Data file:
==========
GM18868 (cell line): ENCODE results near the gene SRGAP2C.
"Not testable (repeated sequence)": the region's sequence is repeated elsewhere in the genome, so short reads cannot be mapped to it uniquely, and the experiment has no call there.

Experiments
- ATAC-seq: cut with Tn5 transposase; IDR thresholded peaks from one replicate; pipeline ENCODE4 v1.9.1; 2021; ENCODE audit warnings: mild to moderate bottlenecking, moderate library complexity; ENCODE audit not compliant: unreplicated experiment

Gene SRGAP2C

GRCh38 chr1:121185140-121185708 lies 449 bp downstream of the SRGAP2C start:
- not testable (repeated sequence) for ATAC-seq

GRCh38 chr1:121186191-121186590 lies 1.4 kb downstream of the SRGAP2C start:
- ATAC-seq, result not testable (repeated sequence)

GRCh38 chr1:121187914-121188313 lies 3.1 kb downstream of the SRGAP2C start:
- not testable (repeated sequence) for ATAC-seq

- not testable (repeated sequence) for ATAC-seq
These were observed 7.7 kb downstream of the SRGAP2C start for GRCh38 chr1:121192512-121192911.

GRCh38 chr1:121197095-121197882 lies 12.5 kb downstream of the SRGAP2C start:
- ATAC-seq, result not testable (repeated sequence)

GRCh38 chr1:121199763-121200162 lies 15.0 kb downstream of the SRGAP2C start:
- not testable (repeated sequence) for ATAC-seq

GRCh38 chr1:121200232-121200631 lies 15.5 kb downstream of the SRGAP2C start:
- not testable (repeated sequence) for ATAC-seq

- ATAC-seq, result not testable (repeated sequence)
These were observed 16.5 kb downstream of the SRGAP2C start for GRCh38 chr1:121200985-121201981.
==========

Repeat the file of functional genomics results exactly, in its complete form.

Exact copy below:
GM18868 (cell line): ENCODE results near the gene SRGAP2C.
"Not testable (repeated sequence)": the region's sequence is repeated elsewhere in the genome, so short reads cannot be mapped to it uniquely, and the experiment has no call there.

Experiments
- ATAC-seq: cut with Tn5 transposase; IDR thresholded peaks from one replicate; pipeline ENCODE4 v1.9.1; 2021; ENCODE audit warnings: mild to moderate bottlenecking, moderate library complexity; ENCODE audit not compliant: unreplicated experiment

Gene SRGAP2C

GRCh38 chr1:121185140-121185708 lies 449 bp downstream of the SRGAP2C start:
- not testable (repeated sequence) for ATAC-seq

GRCh38 chr1:121186191-121186590 lies 1.4 kb downstream of the SRGAP2C start:
- ATAC-seq, result not testable (repeated sequence)

GRCh38 chr1:121187914-121188313 lies 3.1 kb downstream of the SRGAP2C start:
- not testable (repeated sequence) for ATAC-seq

- not testable (repeated sequence) for ATAC-seq
These were observed 7.7 kb downstream of the SRGAP2C start for GRCh38 chr1:121192512-121192911.

GRCh38 chr1:121197095-121197882 lies 12.5 kb downstream of the SRGAP2C start:
- ATAC-seq, result not testable (repeated sequence)

GRCh38 chr1:121199763-121200162 lies 15.0 kb downstream of the SRGAP2C start:
- not testable (repeated sequence) for ATAC-seq

GRCh38 chr1:121200232-121200631 lies 15.5 kb downstream of the SRGAP2C start:
- not testable (repeated sequence) for ATAC-seq

- ATAC-seq, result not testable (repeated sequence)
These were observed 16.5 kb downstream of the SRGAP2C start for GRCh38 chr1:121200985-121201981.